Only one in eight jihadists who have travelled to Syria and Iraq have been prosecuted on their return to the UK, it has been revealed.
It is estimated that 400 British Muslims have travelled abroad and joined terrorist groups such as Islamic State and then returned to the UK since 2012.
Answering a parliamentary question about the number of prosecutions of returning Jihadists, Home Office spokesman in the House of Lords, Lord Keen of Elie, revealed that the Crown Prosecution Service (CPS) has only successfully prosecuted 35 cases involving 54 such defendants.
He said 13 prosecutions involving 30 defendants are ongoing, and that the Public Prosecution Service for Northern Ireland was also dealing with one case involving a suspected jihadist who travelled to and returned from Syria.
Lord Keen said: “If there is evidence that people are going abroad to engage in terrorist activity, they can be arrested and prosecuted. They can also be arrested and prosecuted if they return to the UK.
“There are a wide range of offences that can be used to prosecute such individuals but each case has to be considered individually on its merits and whether an arrest or prosecution can take place will depend on the evidence available.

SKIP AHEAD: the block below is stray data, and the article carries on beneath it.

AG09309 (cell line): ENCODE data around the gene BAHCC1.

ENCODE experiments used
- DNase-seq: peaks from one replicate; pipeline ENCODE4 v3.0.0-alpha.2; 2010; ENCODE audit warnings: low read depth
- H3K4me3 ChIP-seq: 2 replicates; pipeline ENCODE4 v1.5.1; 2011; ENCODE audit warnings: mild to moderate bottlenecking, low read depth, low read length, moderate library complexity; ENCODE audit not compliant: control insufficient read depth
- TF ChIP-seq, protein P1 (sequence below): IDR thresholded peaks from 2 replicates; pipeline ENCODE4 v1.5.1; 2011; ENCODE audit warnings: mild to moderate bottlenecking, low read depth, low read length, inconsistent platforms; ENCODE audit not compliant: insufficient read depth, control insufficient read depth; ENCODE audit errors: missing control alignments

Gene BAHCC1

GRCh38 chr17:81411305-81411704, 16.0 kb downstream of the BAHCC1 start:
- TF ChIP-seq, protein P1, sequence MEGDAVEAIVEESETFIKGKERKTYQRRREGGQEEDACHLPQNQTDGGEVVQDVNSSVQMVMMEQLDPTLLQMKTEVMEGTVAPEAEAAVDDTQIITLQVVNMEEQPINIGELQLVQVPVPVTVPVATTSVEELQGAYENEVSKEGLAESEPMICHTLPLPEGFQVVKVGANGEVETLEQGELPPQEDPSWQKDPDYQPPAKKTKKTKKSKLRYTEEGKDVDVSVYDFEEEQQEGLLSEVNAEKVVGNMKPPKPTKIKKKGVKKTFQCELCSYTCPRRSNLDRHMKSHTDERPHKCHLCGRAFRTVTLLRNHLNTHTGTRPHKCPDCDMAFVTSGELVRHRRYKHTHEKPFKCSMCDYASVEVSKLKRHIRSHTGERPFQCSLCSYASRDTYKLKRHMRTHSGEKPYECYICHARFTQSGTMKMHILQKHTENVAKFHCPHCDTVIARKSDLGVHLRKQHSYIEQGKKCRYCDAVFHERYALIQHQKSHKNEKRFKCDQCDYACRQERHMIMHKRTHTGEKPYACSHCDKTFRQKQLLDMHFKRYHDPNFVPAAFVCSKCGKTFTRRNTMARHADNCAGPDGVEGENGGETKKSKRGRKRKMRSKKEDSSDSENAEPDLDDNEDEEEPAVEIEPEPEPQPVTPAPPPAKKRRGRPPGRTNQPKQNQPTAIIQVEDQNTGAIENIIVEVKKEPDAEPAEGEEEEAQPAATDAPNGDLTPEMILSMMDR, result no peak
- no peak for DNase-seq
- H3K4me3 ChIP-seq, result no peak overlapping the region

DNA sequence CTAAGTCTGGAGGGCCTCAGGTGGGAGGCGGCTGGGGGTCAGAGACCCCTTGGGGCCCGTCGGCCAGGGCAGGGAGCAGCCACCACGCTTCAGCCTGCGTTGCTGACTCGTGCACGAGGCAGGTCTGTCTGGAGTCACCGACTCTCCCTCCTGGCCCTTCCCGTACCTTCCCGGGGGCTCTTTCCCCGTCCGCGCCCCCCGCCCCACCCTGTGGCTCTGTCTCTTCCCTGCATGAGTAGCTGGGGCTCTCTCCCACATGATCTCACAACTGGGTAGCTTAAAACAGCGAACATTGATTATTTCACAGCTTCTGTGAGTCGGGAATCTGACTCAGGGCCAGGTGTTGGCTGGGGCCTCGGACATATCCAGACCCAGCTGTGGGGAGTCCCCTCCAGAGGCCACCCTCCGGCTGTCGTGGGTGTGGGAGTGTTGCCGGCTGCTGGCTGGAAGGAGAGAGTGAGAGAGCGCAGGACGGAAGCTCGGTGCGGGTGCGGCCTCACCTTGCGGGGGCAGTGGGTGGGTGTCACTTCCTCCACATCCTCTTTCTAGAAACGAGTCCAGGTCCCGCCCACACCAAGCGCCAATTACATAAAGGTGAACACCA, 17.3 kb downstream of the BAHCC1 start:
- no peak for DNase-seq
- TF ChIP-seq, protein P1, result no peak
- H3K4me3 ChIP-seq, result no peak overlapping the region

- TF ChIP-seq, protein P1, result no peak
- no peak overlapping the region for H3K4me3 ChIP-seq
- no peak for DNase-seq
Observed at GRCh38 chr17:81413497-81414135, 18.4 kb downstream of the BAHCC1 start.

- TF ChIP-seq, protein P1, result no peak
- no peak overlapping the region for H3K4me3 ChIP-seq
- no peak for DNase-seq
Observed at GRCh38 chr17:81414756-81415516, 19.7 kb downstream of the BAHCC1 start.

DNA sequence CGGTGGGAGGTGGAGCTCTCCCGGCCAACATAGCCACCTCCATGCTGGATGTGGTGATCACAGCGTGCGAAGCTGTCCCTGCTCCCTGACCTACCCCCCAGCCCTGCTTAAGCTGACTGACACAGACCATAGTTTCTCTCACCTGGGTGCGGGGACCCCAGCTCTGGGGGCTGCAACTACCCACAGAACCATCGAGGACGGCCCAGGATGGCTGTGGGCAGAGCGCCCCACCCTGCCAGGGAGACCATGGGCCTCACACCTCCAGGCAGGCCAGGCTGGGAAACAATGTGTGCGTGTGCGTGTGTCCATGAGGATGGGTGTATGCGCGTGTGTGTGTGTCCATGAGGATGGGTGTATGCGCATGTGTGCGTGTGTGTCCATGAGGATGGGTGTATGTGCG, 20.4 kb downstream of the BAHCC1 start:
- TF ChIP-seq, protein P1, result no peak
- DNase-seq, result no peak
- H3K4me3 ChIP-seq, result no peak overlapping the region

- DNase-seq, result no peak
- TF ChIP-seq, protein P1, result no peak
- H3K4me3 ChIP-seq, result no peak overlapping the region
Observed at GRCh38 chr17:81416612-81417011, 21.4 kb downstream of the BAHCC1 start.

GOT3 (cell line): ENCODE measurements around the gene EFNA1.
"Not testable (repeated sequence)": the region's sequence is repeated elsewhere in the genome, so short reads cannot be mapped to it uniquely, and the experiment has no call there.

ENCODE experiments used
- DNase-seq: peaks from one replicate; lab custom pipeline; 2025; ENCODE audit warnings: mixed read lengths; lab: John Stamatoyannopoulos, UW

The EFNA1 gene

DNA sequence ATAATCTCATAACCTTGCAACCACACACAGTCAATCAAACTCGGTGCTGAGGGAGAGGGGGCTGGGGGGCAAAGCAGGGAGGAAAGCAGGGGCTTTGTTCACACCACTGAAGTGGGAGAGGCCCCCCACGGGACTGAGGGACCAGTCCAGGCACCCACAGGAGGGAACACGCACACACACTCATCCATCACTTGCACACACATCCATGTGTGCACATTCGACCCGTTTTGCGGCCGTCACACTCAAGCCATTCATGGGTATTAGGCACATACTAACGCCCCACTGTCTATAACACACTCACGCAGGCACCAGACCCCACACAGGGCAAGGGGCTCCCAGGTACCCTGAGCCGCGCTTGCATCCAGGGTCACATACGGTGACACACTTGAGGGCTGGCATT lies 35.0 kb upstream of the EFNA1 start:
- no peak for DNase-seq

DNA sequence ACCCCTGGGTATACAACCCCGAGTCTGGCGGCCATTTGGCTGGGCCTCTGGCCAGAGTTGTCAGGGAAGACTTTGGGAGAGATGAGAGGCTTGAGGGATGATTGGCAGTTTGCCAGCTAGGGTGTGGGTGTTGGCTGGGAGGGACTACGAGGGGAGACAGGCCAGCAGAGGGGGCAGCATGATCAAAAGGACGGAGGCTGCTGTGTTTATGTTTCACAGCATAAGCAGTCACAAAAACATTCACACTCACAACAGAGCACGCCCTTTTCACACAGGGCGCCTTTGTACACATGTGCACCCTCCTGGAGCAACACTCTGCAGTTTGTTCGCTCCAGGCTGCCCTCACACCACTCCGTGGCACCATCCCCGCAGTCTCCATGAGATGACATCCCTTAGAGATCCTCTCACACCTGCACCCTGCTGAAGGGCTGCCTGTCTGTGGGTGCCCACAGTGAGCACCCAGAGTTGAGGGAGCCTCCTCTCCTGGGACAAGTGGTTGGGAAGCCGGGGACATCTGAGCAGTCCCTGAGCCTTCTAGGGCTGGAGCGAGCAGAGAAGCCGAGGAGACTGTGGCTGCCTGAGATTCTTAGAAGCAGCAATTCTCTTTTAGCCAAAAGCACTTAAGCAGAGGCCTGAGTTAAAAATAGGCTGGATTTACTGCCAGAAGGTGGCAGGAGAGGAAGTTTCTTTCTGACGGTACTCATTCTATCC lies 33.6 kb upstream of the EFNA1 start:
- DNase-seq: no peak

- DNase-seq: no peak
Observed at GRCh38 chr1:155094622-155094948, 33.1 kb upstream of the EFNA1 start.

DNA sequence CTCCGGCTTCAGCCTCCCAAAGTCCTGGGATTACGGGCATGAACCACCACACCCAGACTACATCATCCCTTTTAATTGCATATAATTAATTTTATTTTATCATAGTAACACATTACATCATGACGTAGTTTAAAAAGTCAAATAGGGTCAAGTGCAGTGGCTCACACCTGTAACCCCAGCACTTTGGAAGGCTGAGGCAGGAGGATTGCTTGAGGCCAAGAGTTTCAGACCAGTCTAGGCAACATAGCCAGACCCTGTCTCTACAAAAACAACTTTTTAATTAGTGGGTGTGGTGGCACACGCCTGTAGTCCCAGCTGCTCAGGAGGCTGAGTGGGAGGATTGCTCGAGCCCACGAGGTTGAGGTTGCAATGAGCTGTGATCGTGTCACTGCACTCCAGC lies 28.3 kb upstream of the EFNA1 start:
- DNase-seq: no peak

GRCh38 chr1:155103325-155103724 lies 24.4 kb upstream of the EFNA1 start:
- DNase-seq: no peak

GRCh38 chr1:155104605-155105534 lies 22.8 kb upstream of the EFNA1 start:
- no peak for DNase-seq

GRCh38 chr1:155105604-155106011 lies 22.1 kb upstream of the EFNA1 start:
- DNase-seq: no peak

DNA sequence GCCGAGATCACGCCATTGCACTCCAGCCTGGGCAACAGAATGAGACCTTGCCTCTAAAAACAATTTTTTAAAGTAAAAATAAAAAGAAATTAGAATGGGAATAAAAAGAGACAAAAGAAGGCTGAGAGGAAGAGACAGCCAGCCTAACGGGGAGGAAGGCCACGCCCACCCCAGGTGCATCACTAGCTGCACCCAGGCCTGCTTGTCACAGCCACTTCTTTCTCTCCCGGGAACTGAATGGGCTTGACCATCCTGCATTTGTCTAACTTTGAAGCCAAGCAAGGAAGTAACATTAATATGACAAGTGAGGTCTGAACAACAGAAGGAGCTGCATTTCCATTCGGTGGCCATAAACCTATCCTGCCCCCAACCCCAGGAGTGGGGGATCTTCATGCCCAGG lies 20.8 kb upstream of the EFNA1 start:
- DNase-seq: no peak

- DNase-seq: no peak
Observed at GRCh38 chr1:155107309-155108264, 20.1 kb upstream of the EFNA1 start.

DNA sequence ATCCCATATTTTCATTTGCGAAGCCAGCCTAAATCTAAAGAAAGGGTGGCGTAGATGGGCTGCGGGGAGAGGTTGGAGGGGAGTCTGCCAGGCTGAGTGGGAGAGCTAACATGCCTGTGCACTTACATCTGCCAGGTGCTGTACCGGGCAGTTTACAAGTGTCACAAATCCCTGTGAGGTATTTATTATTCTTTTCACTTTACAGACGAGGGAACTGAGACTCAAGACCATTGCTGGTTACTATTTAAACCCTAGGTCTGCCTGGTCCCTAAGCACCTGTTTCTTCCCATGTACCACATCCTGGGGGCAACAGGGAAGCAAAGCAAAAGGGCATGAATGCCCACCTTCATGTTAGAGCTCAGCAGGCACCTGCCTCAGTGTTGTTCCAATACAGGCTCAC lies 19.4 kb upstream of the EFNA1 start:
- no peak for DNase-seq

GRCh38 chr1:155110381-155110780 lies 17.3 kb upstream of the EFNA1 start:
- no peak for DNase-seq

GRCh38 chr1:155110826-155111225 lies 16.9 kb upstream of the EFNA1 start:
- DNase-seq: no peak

“If the police refer a case to the CPS, they consider whether the test in the Code for Crown Prosecutors is met. That is, whether there is sufficient evidence to provide a realistic prospect of conviction for any offence and, if so, whether it is in the public interest to prosecute.”
The low prosecution rate is concerning, considering that the number of suspected British jihadists returning to the UK is likely to be much higher than estimated - with experts saying many find ways to make their re-entry into the country without detection.
Professor Anthony Glees, head of the University of Buckingham’s Centre for Security and Intelligence Services, told the Daily Telegraph, which first reported the figures: “The hundreds of British citizens who have gone to Syria are highly dangerous. The fact that so few are being prosecuted when they return is clearly very unsatisfactory and will be very alarming to many people.
“We need to know why so many haven’t been prosecuted. It suggests to me that they have simply gone off the radar while our security services try to play catch-up.”
A Home Office spokesman said it had a “wide range of powers at our disposal to disrupt travel to conflict zones and manage the risk posed by returnees”.
He said: “Everyone who returns from Syria or Iraq can expect to be subject to investigation to determine if they pose a threat and they should be in no doubt we will take the strongest possible action to protect our national security.
“Border Force works closely with counter-terrorism police to ensure the security of the UK border and identify those who may have been involved in terrorist activity overseas. The vast majority of passengers are checked against our systems before they even travel, so we know who is arriving, and all passengers are checked against police, security and immigration watch lists when they reach passport control.”
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